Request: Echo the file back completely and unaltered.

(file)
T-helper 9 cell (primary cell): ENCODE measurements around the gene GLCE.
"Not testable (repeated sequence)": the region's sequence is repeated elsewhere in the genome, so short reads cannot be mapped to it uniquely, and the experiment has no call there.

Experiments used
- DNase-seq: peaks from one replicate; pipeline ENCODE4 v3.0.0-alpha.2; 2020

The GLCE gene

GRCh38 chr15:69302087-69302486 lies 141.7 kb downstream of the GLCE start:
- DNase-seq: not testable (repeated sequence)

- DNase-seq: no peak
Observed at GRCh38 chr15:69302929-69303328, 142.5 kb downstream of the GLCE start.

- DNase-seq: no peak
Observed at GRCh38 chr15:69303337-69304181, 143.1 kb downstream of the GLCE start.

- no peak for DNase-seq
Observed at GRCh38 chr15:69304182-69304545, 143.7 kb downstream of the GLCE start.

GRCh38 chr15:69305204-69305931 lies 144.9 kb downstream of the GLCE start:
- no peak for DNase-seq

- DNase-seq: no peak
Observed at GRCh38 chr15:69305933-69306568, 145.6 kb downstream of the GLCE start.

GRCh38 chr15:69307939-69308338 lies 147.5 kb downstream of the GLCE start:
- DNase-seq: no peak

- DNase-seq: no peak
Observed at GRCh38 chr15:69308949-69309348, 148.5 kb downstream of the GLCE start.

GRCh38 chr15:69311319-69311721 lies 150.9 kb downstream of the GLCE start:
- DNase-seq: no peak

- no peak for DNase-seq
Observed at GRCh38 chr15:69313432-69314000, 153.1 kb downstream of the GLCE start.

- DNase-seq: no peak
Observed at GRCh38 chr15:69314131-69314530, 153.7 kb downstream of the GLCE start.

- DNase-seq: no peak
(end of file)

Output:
T-helper 9 cell (primary cell): ENCODE measurements around the gene GLCE.
"Not testable (repeated sequence)": the region's sequence is repeated elsewhere in the genome, so short reads cannot be mapped to it uniquely, and the experiment has no call there.

Experiments used
- DNase-seq: peaks from one replicate; pipeline ENCODE4 v3.0.0-alpha.2; 2020

The GLCE gene

GRCh38 chr15:69302087-69302486 lies 141.7 kb downstream of the GLCE start:
- DNase-seq: not testable (repeated sequence)

- DNase-seq: no peak
Observed at GRCh38 chr15:69302929-69303328, 142.5 kb downstream of the GLCE start.

- DNase-seq: no peak
Observed at GRCh38 chr15:69303337-69304181, 143.1 kb downstream of the GLCE start.

- no peak for DNase-seq
Observed at GRCh38 chr15:69304182-69304545, 143.7 kb downstream of the GLCE start.

GRCh38 chr15:69305204-69305931 lies 144.9 kb downstream of the GLCE start:
- no peak for DNase-seq

- DNase-seq: no peak
Observed at GRCh38 chr15:69305933-69306568, 145.6 kb downstream of the GLCE start.

GRCh38 chr15:69307939-69308338 lies 147.5 kb downstream of the GLCE start:
- DNase-seq: no peak

- DNase-seq: no peak
Observed at GRCh38 chr15:69308949-69309348, 148.5 kb downstream of the GLCE start.

GRCh38 chr15:69311319-69311721 lies 150.9 kb downstream of the GLCE start:
- DNase-seq: no peak

- no peak for DNase-seq
Observed at GRCh38 chr15:69313432-69314000, 153.1 kb downstream of the GLCE start.

- DNase-seq: no peak
Observed at GRCh38 chr15:69314131-69314530, 153.7 kb downstream of the GLCE start.

- DNase-seq: no peak